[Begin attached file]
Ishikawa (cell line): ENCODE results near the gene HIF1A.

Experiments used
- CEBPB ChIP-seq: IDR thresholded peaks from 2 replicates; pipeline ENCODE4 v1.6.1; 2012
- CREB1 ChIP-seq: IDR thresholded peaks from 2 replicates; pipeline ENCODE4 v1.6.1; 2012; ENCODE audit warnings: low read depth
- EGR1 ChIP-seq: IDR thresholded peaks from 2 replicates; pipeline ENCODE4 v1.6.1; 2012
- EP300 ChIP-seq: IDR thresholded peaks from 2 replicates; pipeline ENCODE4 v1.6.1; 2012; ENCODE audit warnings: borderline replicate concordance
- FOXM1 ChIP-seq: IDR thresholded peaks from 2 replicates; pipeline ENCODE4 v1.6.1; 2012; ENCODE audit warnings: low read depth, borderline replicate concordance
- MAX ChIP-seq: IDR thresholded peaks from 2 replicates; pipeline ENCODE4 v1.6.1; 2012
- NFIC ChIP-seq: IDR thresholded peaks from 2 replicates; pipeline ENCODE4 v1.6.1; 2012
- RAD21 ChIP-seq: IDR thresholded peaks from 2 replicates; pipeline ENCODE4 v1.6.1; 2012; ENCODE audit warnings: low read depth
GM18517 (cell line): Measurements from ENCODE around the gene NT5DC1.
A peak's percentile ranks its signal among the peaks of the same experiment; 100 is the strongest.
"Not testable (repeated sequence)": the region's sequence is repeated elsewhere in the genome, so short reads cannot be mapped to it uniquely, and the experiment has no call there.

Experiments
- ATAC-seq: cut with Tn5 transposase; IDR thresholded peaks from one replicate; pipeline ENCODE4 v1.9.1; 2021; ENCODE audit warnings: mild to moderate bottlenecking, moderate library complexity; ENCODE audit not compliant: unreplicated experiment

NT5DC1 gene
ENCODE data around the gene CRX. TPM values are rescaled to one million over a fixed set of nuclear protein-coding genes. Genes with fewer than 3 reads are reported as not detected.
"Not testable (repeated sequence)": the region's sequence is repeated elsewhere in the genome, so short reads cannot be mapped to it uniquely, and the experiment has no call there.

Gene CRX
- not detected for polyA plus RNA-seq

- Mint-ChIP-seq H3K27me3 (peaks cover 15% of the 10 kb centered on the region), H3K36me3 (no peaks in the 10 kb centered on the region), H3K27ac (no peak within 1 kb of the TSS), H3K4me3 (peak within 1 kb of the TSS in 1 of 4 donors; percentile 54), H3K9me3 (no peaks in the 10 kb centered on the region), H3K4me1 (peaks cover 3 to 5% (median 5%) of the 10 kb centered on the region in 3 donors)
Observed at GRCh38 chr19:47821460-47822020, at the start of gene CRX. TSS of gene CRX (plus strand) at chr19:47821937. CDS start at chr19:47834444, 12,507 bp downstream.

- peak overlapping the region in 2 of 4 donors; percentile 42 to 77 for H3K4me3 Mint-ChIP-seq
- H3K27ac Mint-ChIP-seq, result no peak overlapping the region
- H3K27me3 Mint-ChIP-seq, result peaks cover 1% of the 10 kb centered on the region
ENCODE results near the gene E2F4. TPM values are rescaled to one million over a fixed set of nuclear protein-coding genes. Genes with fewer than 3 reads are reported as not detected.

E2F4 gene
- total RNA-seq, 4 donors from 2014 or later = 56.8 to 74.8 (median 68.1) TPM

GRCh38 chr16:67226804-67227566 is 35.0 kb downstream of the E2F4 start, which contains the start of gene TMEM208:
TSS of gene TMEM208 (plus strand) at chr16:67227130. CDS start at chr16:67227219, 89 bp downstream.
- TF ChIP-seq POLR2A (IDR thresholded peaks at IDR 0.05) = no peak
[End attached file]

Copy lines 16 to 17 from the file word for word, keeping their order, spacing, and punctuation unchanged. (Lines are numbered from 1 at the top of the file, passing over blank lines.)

NT5DC1 gene
ENCODE data around the gene CRX. TPM values are rescaled to one million over a fixed set of nuclear protein-coding genes. Genes with fewer than 3 reads are reported as not detected.